10. Confrontations are hard for types like us, Ray, good luck. Hopefully it was something innocent, but most likely the results of your meeting will be unsatisfying. Your boss assures you that those email confirmations won’t be used for tax purposes. May even be true, now that you’ve made the catch. Then what?

    The thing I don’t quite get: Tax deductions of $500 will have saved your boss a lot less than that. Doing something career-ending when you’re running Mt. Gox and can abscond with half-a-billion – I can see why people might do that. But risking career and reputation for a tax break worth maybe $150? Doesn’t make any kind of sense.

  11. OFD, I imagine the ice fishing despite the wind isn’t about the fish, it’s about the fishwife.

    Brad, you’re right, it doesn’t make sense, but you see it all the time. Bookkeepers who lose their jobs because they were raiding the petty cash. When I was a teenager the vice principal of the high school was arrested and lost his job because he’d been stealing the Sunday paper from the local chain drugstore, which kept the piles near the entrance. Every week he’d go and buy something, then grab a paper on the way out without having paid for it. Eventually they got tired of it and called the cops.

    My mom held these kind of fools in contempt and always told me not to waste my time with petty stuff. If I’m going to steal, make it a million dollars. (That was 40 years ago, when a million was worth more. Good thing the government tells us there’s no inflation or we’d be really screwed.) Kind of a mixed message there, but I did take the point.

  12. Then what?

    I don’t know. The organization has an executive council to which my boss reports. Whether I go to them or not depends on the bosses and answers and most importantly his reaction to my questions.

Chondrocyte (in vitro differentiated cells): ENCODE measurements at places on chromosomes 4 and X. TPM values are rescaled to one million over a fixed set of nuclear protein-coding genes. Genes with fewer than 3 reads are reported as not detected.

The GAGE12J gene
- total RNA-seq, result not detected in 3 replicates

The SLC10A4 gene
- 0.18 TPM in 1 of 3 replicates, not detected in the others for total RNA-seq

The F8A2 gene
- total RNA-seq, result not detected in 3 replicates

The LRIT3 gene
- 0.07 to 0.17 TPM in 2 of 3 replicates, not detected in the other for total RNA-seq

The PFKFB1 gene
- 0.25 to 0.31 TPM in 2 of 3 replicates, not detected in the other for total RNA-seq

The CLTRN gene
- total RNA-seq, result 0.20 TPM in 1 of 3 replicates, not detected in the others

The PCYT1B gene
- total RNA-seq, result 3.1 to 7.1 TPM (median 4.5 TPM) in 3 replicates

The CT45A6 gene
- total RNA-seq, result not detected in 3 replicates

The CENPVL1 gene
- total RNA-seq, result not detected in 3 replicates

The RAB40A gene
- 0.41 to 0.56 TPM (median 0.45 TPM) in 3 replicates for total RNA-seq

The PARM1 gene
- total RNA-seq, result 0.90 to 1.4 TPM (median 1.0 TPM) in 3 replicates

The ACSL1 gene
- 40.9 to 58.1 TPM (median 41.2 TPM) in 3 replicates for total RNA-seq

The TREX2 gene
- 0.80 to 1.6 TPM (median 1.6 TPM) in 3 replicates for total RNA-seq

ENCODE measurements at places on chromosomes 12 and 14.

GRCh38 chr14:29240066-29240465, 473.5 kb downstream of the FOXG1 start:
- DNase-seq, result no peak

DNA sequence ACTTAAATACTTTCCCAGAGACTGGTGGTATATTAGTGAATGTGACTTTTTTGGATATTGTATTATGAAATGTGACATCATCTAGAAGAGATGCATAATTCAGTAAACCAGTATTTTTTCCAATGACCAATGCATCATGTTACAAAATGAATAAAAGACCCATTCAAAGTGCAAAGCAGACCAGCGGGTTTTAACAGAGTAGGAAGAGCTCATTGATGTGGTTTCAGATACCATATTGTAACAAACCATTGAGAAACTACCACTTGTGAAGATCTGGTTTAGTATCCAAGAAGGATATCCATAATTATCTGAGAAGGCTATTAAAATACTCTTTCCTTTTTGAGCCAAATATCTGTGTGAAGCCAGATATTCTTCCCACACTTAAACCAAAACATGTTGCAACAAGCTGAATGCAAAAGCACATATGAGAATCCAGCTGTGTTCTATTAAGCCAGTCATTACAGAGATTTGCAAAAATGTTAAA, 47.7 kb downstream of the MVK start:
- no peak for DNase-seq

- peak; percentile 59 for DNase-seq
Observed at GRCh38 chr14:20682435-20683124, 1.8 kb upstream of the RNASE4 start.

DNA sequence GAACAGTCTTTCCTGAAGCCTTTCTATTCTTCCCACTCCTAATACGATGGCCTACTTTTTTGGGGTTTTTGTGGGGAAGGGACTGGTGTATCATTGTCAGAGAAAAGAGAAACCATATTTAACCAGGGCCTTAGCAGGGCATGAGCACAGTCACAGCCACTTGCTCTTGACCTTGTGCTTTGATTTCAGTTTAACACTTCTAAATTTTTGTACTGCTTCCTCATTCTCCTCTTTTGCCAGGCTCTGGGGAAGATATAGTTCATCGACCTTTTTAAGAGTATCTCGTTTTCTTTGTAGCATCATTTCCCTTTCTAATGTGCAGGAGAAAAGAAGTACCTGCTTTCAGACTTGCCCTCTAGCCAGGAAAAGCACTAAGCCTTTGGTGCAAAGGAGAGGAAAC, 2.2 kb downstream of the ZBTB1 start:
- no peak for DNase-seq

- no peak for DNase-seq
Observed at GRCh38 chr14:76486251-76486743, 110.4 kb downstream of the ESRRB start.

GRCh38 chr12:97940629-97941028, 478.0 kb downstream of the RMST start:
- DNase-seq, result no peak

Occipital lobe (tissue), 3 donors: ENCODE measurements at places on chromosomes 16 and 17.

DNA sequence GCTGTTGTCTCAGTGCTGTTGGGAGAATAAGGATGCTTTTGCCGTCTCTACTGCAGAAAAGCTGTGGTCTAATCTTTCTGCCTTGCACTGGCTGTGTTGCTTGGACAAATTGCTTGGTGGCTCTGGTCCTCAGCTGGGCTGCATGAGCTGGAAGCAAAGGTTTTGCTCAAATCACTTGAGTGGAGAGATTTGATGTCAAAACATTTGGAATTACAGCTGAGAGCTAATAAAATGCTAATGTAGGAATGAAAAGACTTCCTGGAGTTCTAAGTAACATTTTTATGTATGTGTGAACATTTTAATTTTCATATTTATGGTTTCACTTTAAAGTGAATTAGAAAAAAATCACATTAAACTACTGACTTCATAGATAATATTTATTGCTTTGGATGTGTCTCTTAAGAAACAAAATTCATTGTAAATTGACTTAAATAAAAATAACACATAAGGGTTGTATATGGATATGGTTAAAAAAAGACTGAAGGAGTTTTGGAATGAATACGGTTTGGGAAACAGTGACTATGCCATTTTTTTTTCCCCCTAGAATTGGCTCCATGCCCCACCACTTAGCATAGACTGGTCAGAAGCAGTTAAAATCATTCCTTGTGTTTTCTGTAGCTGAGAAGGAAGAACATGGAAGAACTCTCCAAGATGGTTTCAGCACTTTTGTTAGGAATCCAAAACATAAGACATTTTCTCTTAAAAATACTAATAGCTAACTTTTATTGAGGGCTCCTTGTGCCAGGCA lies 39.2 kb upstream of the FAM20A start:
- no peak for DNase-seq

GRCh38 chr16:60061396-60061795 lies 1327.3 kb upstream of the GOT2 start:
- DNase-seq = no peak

If he were to get really pissed and terminate me I don’t know that I would have a case because TN is a right to work state. He could terminate me “just because”. If he did I would be contacting the executive council immediately and any of the other national officials (volunteers) with the information. I would also be filing a report with the IRS.

    Doesn’t make any kind of sense.

    No it doesn’t. That is why I have to find out what he was doing and why.

  13. Hey Ray – don’t suppose he could have been testing/demonstrating the system? Awkward position. Here in the UK HM Revenue and Customs (our IRS) ask that bank statements / cheque stubs be available to prove donations. Never easy confronting the boss – back when I was someone else’s slave I had to report one of mine once for improper use of company equipment – fortunately his boss backed me 100% and I wasn’t the one clearing my desk, but I did fear it could go either way at the time. Best of British!

  14. don’t suppose he could have been testing/demonstrating the system?

    That was his stated reason for the transactions. I have to believe him. He was testing the past-dating of donations to the prior year. He should never have been doing this against his own record. He stated he used his own to keep from messing up anyone else’s account. I informed that was never a good idea and he agreed. In fact he never should have been testing but instead should have asked me to confirm the process worked.

    He comes from an IT background and has difficulty keeping his hands out of the system. Back about a year ago one of my scripts stopped working because of a database error. He had changed a field in the database from allowing nulls to not allowing nulls thus causing my code to crash as my code did not populate the field when inserting a record. I had some fairly strong words with him about NEVER change the database, that is my job. He agreed. So him testing something is not a surprise, just not something he should be doing.

  15. If I was inclined to do what your boss did I’d let people know in writing before I did it. I think he’s been very unwise, to say the least.

  16. TN is a right to work state. He could terminate me “just because”.

    Rule of thumb: an employer can fire an employee for good reason or for no reason, but not for a bad reason. (I think that’s a word-for-word quote from my contracts law prof, or maybe tort law.) If you get fired for questioning your boss’s actions here or for reporting him to the board or the IRS, so long as your own hands are clean you’ve got cause for a wrongful termination suit.

    (Insert usual disclaimers about I’m not your lawyer, etc)